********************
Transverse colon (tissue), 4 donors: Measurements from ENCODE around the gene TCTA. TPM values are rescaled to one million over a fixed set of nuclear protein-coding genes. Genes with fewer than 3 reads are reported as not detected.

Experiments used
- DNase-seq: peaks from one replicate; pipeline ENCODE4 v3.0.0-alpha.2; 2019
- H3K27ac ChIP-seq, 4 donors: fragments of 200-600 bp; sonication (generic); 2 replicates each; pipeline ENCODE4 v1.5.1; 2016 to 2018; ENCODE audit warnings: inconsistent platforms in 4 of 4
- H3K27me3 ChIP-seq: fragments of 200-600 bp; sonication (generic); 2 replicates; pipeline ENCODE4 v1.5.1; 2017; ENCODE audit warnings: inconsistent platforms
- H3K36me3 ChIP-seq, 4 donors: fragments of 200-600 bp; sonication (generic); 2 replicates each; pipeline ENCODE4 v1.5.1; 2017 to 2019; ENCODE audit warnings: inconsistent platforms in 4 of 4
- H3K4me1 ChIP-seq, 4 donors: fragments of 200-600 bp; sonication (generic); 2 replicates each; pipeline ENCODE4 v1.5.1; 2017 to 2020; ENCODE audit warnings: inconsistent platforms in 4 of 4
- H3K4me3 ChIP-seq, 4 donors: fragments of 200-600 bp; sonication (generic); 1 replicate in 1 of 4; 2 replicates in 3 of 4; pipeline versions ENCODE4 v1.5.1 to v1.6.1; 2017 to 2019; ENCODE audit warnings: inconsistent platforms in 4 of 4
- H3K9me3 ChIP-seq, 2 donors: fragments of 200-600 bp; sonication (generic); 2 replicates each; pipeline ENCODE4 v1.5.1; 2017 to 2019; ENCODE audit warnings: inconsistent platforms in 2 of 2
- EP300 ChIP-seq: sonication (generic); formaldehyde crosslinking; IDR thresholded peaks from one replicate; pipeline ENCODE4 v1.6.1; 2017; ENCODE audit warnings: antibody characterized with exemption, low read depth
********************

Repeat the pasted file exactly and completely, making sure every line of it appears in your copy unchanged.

Transverse colon (tissue), 4 donors: Measurements from ENCODE around the gene TCTA. TPM values are rescaled to one million over a fixed set of nuclear protein-coding genes. Genes with fewer than 3 reads are reported as not detected.

Experiments used
- DNase-seq: peaks from one replicate; pipeline ENCODE4 v3.0.0-alpha.2; 2019
- H3K27ac ChIP-seq, 4 donors: fragments of 200-600 bp; sonication (generic); 2 replicates each; pipeline ENCODE4 v1.5.1; 2016 to 2018; ENCODE audit warnings: inconsistent platforms in 4 of 4
- H3K27me3 ChIP-seq: fragments of 200-600 bp; sonication (generic); 2 replicates; pipeline ENCODE4 v1.5.1; 2017; ENCODE audit warnings: inconsistent platforms
- H3K36me3 ChIP-seq, 4 donors: fragments of 200-600 bp; sonication (generic); 2 replicates each; pipeline ENCODE4 v1.5.1; 2017 to 2019; ENCODE audit warnings: inconsistent platforms in 4 of 4
- H3K4me1 ChIP-seq, 4 donors: fragments of 200-600 bp; sonication (generic); 2 replicates each; pipeline ENCODE4 v1.5.1; 2017 to 2020; ENCODE audit warnings: inconsistent platforms in 4 of 4
- H3K4me3 ChIP-seq, 4 donors: fragments of 200-600 bp; sonication (generic); 1 replicate in 1 of 4; 2 replicates in 3 of 4; pipeline versions ENCODE4 v1.5.1 to v1.6.1; 2017 to 2019; ENCODE audit warnings: inconsistent platforms in 4 of 4
- H3K9me3 ChIP-seq, 2 donors: fragments of 200-600 bp; sonication (generic); 2 replicates each; pipeline ENCODE4 v1.5.1; 2017 to 2019; ENCODE audit warnings: inconsistent platforms in 2 of 2
- EP300 ChIP-seq: sonication (generic); formaldehyde crosslinking; IDR thresholded peaks from one replicate; pipeline ENCODE4 v1.6.1; 2017; ENCODE audit warnings: antibody characterized with exemption, low read depth